Airworthiness Directives

The FAA keeps track of aircraft accidents, failures, and other problems, specific to individual makes and models. If the FAA sees a problem caused by a design or manufacturing fault on a certified aircraft it will issue an airworthiness directive (AD) and require that owners have the component inspected and, if needed, repaired.

ADs include part replacements on specific model aircraft. If you’re buying a used aircraft you need to know about any ADs issued for the craft and verify that the issues have been addressed. To find out what ADs have been issued on any plane you own or are buying, contact the FAA.

Number of Take-Offs Equals Number of Landings (Hopefully)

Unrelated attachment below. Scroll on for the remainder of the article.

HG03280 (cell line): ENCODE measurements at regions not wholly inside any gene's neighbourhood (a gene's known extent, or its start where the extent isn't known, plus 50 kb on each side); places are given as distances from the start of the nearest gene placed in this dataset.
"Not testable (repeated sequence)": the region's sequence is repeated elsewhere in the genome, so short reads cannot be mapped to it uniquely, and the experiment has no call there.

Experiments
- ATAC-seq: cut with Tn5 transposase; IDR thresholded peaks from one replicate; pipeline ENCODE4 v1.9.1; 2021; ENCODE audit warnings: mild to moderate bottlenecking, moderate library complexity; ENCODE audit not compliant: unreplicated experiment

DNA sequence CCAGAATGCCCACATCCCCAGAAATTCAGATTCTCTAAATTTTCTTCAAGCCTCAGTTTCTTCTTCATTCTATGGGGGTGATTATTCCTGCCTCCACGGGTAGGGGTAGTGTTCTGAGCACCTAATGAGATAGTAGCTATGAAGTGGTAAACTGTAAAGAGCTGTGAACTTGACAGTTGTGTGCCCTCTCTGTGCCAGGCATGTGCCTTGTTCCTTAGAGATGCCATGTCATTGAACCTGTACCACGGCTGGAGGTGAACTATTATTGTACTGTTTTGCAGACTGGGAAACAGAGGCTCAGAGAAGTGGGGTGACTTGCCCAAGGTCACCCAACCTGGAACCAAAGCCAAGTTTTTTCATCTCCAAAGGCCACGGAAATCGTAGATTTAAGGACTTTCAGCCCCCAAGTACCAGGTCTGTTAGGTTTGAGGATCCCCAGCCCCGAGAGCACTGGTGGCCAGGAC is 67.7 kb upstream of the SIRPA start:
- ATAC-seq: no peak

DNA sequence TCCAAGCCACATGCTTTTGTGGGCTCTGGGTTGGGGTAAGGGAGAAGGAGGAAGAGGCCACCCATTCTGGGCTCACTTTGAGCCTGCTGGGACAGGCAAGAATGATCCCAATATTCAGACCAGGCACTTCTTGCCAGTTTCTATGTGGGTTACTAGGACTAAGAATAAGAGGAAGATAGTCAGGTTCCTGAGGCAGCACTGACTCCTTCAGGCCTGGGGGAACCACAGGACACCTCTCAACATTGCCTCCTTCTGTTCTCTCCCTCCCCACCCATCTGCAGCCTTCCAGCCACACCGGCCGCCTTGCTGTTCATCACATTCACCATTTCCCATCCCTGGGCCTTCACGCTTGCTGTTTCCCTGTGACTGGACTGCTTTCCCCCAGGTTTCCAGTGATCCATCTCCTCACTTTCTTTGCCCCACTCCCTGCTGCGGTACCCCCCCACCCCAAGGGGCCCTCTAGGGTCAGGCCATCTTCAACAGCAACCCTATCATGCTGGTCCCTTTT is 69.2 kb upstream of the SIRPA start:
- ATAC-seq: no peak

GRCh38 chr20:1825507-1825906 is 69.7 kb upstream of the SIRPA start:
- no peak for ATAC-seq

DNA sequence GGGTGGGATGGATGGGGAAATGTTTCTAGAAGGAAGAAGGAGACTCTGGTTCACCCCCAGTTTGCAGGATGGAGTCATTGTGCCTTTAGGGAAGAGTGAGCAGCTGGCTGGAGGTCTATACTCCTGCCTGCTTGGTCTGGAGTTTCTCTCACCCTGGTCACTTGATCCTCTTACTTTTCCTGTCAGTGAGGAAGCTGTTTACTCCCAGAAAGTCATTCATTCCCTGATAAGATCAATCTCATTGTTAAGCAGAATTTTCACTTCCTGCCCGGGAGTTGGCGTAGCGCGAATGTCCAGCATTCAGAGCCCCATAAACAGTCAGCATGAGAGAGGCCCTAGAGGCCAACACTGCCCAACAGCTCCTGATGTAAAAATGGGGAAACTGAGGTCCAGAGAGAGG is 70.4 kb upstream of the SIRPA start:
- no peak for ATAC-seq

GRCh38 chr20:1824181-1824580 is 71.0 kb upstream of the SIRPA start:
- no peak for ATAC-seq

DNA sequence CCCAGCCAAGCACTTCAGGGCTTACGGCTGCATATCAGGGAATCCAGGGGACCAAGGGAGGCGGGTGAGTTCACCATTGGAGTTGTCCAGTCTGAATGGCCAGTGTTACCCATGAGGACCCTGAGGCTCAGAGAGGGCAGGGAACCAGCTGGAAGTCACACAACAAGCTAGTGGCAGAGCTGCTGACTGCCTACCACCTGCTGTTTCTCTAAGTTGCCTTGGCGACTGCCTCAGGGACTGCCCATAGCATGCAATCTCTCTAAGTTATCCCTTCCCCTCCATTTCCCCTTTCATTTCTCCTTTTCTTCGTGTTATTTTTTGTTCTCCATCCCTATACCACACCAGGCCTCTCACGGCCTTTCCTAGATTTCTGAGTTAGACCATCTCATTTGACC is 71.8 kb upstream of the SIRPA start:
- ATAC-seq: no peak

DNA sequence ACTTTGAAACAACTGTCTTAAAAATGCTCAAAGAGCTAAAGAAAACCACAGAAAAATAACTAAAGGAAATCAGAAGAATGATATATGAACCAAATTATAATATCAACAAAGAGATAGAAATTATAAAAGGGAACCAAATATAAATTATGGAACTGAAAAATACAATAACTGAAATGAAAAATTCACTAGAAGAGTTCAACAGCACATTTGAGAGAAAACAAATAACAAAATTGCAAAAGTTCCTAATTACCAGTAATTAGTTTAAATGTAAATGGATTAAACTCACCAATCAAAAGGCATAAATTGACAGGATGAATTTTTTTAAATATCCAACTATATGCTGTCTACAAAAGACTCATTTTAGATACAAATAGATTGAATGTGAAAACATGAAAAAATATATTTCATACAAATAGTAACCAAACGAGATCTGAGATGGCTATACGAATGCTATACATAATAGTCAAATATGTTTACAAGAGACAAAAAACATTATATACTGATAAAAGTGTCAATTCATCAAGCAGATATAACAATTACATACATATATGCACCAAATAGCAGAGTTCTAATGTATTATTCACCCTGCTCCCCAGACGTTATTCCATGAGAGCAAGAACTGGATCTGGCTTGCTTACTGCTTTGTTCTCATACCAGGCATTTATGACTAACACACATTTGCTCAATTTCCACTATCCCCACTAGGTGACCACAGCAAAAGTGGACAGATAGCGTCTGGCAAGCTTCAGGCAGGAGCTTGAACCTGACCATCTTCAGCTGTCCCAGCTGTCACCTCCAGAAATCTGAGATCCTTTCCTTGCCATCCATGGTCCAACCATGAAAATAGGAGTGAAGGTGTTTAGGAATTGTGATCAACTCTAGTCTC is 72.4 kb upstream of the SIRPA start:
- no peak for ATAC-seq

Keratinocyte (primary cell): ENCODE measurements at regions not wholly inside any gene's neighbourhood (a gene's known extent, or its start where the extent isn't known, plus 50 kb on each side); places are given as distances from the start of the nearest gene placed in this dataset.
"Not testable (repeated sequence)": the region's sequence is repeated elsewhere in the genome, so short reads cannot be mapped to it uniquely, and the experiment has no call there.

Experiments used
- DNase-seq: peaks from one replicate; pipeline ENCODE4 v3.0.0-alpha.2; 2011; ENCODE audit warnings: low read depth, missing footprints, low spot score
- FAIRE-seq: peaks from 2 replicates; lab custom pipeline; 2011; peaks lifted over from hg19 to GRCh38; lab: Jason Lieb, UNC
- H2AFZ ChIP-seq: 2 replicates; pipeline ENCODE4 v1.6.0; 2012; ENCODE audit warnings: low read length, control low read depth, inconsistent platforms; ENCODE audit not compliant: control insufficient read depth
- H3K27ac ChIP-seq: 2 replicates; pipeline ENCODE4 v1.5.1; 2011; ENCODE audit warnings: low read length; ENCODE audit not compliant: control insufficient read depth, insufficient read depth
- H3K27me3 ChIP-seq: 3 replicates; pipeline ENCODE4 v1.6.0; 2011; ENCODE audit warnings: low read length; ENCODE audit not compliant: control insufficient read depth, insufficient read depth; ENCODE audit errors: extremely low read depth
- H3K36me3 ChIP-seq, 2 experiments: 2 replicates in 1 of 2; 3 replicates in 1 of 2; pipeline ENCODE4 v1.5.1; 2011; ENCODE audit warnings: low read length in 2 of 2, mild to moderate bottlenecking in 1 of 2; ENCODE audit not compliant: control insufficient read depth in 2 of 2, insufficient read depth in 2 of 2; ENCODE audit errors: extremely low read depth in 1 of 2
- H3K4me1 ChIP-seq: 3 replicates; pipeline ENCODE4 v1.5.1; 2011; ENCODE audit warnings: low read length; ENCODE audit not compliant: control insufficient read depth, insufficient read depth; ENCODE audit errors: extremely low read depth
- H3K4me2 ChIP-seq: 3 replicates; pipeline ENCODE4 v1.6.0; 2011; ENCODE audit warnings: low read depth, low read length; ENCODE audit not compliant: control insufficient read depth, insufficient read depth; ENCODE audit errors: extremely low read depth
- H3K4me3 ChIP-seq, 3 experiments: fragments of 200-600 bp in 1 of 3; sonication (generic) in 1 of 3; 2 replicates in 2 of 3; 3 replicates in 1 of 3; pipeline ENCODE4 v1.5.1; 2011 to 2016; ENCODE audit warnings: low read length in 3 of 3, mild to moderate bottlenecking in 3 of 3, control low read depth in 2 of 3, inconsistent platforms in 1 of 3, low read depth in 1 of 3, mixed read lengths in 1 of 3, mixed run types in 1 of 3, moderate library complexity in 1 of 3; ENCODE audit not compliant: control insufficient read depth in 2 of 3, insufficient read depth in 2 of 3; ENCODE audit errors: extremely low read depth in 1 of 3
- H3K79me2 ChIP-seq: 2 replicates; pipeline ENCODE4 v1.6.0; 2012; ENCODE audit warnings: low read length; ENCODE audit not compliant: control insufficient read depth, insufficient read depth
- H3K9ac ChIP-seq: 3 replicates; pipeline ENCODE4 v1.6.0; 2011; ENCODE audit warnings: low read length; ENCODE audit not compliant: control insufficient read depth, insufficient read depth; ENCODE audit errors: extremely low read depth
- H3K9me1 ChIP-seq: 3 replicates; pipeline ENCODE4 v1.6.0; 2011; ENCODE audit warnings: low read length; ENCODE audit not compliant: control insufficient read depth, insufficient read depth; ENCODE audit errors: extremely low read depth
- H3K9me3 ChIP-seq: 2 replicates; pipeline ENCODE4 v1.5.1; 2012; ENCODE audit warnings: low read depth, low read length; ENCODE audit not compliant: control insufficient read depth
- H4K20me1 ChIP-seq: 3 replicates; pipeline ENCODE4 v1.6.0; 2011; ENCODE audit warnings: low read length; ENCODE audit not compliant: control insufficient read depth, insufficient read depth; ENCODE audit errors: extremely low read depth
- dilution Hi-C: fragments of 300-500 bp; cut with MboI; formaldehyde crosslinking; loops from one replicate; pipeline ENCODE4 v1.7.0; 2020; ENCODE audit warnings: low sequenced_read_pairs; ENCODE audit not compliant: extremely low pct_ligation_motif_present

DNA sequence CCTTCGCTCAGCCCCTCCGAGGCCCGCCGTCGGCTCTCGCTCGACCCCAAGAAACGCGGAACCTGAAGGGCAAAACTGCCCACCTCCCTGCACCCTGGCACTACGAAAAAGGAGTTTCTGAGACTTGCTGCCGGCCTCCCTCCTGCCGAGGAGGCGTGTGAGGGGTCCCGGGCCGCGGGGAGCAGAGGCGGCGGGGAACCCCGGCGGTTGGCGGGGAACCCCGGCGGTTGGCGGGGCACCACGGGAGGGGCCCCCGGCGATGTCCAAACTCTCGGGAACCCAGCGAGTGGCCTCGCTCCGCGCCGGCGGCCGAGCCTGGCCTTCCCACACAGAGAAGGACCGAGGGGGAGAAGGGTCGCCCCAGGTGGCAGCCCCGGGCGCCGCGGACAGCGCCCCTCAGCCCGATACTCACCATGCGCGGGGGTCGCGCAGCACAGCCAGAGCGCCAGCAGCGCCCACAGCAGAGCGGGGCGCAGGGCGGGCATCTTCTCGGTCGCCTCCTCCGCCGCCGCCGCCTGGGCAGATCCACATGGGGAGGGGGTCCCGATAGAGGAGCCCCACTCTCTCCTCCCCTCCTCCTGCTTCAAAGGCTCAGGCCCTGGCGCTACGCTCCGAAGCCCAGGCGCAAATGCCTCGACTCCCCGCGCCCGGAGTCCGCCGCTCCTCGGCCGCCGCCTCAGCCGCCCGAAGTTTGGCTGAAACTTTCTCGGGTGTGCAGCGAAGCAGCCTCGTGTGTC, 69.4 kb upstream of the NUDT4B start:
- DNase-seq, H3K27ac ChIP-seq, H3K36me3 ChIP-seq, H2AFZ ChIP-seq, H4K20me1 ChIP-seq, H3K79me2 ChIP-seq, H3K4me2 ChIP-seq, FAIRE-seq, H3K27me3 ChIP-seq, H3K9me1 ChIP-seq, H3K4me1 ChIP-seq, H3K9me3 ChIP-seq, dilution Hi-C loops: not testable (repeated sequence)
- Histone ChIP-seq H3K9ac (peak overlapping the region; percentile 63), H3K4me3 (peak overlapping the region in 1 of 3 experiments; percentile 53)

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Manufacturers of the new LSAs issue “safety of flight” bulletins as needed to make sure all aircraft they produce continue to be airworthy. The FAA requires compliance with the bulletins but does not oversee their distribution or make sure they are complied with. It’s up to you to comply to assure the plane’s airworthiness, and it’s up to you to research the bulletins for any used aircraft you’re considering buying. Whether, as a private pilot, you fly a certified aircraft or a consensus (LSA) aircraft, it is up to you to make sure that it is airworthy under the appropriate rules.

QUOTE:
"Man cannot discover new oceans unless he has the courage to lose sight of the shore."
-- Andre Gide

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